By Jacques Bellezit
Yesterday, the Grand Chamber of the ECtHR has issued a judgement in the case Mozer c/Moldova & Russia.
The facts of the case are “unfortunately” common (a detainee with precarious health, detained in poor conditions). The main issue was dealing with the jurisdiction of Moldovan and Russian governments in relation to a number of alleged violations of the applicant’s rights. Mr Boris Mozer was arrested for fraud by police officers of ‘Moldovian Republic of Transniestria’ (MRT).
This self-claimed State (Capital : Tiraspol) was established de facto on a narrow piece of land between Moldova and Ukraine in 1991, following the dislocation of the Soviet Union.
After the fall of the USSR, the Moldovans living on the eastern bank of Dniestr river, who use a russified version of Romanian, feared of being a minority within the new independent republic of Moldova, declared their independence. After a 142 days long war against the new Moldovan forces and the XIV Russian (ex-Soviet) army for the control of Dubăsari hydroelectric dam as well as strategic industries and ways of communication between the Transniestrian region and Moldova, a ceasefire was signed between Russia and Moldova on 21st July 1992.
Even if it’s not recognized as such, the MRT has all the institutions of a State : A Chief of State, a money (Transniestrian rouble), an anthem, a parliament….or seems to have.
Seems because it is the third time that the Grand Chamber of the ECtHR has stated that Russia had jurisdiction on the region, in accordance with a body of evidences developed in Ilascu, completed in Catan but also in ECtHR Ivantoc & others v/Moldova & Russia (15th November 2011).
This case law constitutes now what we could call a series of”Transniestrians cases”. Following ECtHR (Gr Ch) Ilascu & others c/Moldova & Russia (8th July 2004), ECtHR Ivanstoc & others v/Moldova & Russia (15th November 2011) and ECtHR (Gr Ch) Catan & Others v/Moldova & Russia, the Mozer case seems to cast in stone the legal status of the MRT as being definitely under the jurisdiction of the Russian Federation in a very clear formula: the ‘MRT’ is only able to continue to exist, and to resist Moldovan and international efforts to resolve the conflict and bring democracy and the rule of law to the region, because of Russian military, economic and political support”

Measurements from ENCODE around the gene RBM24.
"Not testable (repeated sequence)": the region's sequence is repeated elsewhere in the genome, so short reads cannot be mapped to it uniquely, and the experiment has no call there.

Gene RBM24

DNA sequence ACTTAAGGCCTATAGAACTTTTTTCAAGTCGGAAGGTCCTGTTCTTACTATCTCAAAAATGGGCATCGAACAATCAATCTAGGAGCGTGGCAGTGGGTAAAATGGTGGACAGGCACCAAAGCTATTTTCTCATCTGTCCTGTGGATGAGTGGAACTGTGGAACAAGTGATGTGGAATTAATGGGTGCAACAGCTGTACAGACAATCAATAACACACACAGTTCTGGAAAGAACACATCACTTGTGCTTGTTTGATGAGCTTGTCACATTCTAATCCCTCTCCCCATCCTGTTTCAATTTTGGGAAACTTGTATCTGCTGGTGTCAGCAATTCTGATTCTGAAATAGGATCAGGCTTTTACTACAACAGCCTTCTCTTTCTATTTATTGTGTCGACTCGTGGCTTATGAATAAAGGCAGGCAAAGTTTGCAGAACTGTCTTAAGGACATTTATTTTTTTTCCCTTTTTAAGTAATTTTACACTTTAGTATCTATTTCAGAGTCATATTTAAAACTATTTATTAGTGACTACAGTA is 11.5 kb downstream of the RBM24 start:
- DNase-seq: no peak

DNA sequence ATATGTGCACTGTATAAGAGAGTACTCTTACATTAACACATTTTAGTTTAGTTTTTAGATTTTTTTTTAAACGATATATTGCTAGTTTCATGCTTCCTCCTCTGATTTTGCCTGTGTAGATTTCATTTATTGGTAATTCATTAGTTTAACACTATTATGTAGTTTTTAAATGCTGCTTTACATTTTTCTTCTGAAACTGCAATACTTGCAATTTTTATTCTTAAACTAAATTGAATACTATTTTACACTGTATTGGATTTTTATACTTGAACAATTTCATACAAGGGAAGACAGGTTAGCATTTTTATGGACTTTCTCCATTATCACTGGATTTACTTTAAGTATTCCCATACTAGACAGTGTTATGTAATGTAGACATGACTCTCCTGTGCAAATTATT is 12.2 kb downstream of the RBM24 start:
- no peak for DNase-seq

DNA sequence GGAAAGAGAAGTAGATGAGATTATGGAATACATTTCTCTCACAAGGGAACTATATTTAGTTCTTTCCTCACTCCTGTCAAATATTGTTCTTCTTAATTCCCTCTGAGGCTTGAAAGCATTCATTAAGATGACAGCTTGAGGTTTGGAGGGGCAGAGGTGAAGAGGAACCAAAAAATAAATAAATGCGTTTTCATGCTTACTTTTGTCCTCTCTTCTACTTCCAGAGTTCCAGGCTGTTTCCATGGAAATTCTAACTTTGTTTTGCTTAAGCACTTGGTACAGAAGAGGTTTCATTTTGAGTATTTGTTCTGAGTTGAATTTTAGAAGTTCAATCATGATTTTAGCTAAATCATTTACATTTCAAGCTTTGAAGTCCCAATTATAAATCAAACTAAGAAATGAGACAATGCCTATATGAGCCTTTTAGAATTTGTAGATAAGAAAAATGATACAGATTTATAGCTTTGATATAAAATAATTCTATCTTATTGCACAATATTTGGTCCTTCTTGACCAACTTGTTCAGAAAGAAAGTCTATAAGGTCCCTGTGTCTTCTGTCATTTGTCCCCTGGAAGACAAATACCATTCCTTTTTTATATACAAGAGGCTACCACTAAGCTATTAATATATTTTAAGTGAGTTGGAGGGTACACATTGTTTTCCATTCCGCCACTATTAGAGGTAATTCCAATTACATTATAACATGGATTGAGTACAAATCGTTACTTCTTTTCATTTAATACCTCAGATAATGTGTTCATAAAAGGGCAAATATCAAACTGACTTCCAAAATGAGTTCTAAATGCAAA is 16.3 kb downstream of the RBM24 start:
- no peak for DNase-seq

In the Mozer case, the Strasbourg Court, apart from recalling, in a very clear way, its specific view over the notion of “jurisdiction” under Article 1 ECHR (§96) developed inter alia in the Loizidou cases in Bankovic and Al-Skeini which differ from the view of the International Court of Justice, discuss in fact the role of the Russian Federation.
If Russian jurisdiction was recognized in Catan and Iliascu, has the situation changed since then?
Russia, using the argument that the presence of military forces abroad is a very strong evidence of an extraterritorial responsibility of a Contracting State, argues that it has withdrawn its XIV Army from the RMT territory, leaving only less than 400 servicemen for “peacekeeping” as well as ceased to recognize the RMT as an independent entity.
But the Strasbourg Court refused to take into consideration thoses arguments which do not seem to note in its eyes enough “independence” between Moscow and Tiraspol.
What do we learn from the Mozer case? Beyond the single individual case of Transniestra which is, as I said, casted in stone as I do not think the Strasbourg Court would change its mind unless serious (but illusory) changes in the situation take place. We could even dare to say it has posed a presumption like in the famous Bosphorus case. In the same way as the European Union law is presumed to be compliant with the European Convention of Human Righs, every breach of the Convention occurred in the RMT will be presumed to be accountable to Russia, unless strong evidences rebut this presumption.
Here is the link to the Mozer judgement.
(Jacques Bellezit is law student at the Law Faculty of Strasbourg (France). His areas of interest are Human Rights, political sciences, and military affair and international public law. He can be reached at firstname.lastname@example.org. This has been previously published on the author’s Linkedin page on 2/24/2016. This article is an expanded and more detailed version of the first one.)